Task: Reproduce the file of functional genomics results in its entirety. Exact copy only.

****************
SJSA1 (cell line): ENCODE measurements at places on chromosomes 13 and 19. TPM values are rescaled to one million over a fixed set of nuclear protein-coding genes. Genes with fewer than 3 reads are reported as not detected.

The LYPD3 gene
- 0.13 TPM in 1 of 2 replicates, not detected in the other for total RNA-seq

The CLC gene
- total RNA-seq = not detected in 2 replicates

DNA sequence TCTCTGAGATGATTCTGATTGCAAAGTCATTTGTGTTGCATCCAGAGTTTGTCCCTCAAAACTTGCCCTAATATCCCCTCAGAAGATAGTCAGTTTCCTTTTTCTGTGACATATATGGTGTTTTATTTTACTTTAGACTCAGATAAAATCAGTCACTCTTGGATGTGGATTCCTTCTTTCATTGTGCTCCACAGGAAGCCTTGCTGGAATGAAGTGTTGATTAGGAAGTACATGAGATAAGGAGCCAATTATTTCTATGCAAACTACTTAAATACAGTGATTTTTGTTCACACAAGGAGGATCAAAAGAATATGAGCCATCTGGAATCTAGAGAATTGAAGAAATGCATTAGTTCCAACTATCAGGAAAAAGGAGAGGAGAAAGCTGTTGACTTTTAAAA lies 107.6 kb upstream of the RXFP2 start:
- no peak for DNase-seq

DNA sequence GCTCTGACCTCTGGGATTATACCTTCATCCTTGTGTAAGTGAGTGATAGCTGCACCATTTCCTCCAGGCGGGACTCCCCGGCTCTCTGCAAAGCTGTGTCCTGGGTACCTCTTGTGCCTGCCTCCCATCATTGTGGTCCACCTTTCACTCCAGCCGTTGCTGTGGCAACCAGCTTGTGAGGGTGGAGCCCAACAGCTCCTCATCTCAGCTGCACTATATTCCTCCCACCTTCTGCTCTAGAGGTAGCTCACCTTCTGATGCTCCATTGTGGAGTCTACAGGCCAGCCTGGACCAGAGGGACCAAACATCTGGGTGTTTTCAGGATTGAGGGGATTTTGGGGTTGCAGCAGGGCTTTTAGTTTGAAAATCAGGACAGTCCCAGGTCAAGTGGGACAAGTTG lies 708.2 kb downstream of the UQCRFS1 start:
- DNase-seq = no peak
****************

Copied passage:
SJSA1 (cell line): ENCODE measurements at places on chromosomes 13 and 19. TPM values are rescaled to one million over a fixed set of nuclear protein-coding genes. Genes with fewer than 3 reads are reported as not detected.

The LYPD3 gene
- 0.13 TPM in 1 of 2 replicates, not detected in the other for total RNA-seq

The CLC gene
- total RNA-seq = not detected in 2 replicates

DNA sequence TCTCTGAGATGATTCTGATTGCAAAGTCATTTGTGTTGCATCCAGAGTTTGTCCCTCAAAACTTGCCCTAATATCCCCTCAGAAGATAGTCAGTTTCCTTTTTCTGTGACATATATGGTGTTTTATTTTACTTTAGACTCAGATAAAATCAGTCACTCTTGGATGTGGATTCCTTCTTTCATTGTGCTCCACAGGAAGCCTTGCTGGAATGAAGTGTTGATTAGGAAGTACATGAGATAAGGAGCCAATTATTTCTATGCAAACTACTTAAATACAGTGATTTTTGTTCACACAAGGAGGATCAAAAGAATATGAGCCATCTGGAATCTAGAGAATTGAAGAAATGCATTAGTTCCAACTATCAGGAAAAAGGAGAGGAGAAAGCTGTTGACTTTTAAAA lies 107.6 kb upstream of the RXFP2 start:
- no peak for DNase-seq

DNA sequence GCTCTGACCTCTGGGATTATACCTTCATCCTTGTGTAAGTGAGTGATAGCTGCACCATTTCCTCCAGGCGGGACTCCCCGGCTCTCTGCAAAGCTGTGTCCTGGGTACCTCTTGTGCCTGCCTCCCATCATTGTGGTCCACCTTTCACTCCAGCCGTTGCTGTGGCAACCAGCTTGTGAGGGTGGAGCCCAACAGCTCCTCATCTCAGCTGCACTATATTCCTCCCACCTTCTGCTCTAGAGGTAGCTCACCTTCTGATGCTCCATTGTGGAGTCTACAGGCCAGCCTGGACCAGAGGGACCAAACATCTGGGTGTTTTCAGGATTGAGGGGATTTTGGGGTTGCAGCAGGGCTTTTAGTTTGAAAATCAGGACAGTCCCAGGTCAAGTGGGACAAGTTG lies 708.2 kb downstream of the UQCRFS1 start:
- DNase-seq = no peak